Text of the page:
-       Caffeine naps: Caffeine generally takes about 20 minutes to settle into your system. By timing your tea or coffee intake with your naps, you’ll wake up just as the caffeine starts to kick in which will give you an added energy boost!

-       1.5 hours: Naps with a duration of 90 minutes complete a full sleep cycle. This benefits your procedural and emotional memories, and you may utilize this nap time to help better memorize and study for exams. However, these need to be timed perfectly to ensure that you don’t oversleep or wake up experiencing sleep inertia.


3) Create the right napping environment: Some people may have more difficulty than others falling asleep for a nap. When getting ready for a nap, there are a few things you can do to create a comfortable napping environment:

-       Find a dark place. Our bodies naturally have better sleep quality in dark areas as our bodies equate light with wakefulness. You can invest in blackout curtains or find a quiet room without windows. If you’re on Burnaby campus, there are luckily a few options for you:

-       Women’s Centre: In the self-identified womxn space, there are cots set up in the back where you can borrow clean sheets to lie down on.

-       Student Union Building: The new SUB will be providing a nap room for students of all genders to access. There will also be lockers to allow students to secure their belongings while they are using the space

-       Tune out distractions. If you cannot find a quiet place, you can listen to music or white noise. It is important to find something calming, and is best if it is 60 bpm or less.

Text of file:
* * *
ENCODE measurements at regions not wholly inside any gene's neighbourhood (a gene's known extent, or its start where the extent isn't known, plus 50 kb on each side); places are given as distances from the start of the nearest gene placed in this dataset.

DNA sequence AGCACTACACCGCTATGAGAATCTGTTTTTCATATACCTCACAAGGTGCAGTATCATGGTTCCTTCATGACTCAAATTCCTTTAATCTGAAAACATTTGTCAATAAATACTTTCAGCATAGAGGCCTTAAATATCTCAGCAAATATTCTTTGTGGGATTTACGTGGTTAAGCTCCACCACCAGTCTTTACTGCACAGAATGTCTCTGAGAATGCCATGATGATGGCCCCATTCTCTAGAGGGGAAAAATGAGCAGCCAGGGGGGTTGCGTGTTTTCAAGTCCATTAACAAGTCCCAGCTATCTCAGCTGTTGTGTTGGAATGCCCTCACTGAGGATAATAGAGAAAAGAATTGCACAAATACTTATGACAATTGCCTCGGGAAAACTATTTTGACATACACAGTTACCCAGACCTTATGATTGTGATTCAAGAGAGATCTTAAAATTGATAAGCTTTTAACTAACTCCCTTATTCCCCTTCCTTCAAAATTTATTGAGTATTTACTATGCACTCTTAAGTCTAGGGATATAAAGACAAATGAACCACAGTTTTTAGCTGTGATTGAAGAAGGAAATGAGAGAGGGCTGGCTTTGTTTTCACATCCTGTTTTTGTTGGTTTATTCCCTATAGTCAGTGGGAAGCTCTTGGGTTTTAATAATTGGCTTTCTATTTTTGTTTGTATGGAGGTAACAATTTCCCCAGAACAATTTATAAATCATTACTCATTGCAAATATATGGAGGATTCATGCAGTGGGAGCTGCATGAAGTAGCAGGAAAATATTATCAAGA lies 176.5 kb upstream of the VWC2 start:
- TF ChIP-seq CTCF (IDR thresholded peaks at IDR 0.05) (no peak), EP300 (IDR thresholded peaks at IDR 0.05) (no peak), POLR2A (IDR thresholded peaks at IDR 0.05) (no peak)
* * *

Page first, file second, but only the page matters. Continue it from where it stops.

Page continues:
-       Plan your activities around your naps. By organizing your schedule so that you do the most exhausting things before your nap, you’re tiring yourself out in preparation for some quality sleep!

-       Put away your devices. Blue light can affect your ability to sleep, since it suppresses the release of hormones that make you feel sleepy. Devices like phones and computers all emit blue light, so giving yourself a break from your devices just before bed can help you fall asleep. If you really want to catch one last episode of your favourite show on Netflix, give that blue-light filter/night mode button a go or invest in blue light filter glasses.


Although, napping may seem like a popular trend these days. Napping may not be for everyone and may leave you feeling groggy or sleepy after. It takes practice to find the best amount of time needed to leave you feeling refreshed and ready to work after. When done right, napping can bring many benefits to your daily life. In order to integrate naps seamlessly into your routine, you will need to find the right nap schedule/routine that fits your needs. Remember practice makes perfect. Happy resting!

About the Author:

Aleisha, Audrey, Jason and Michelle are Promotion Assistants with SFU Recreation. They work together to promote SFU Recreation programs and services, as well as encouraging students to adopt an active lifestyle.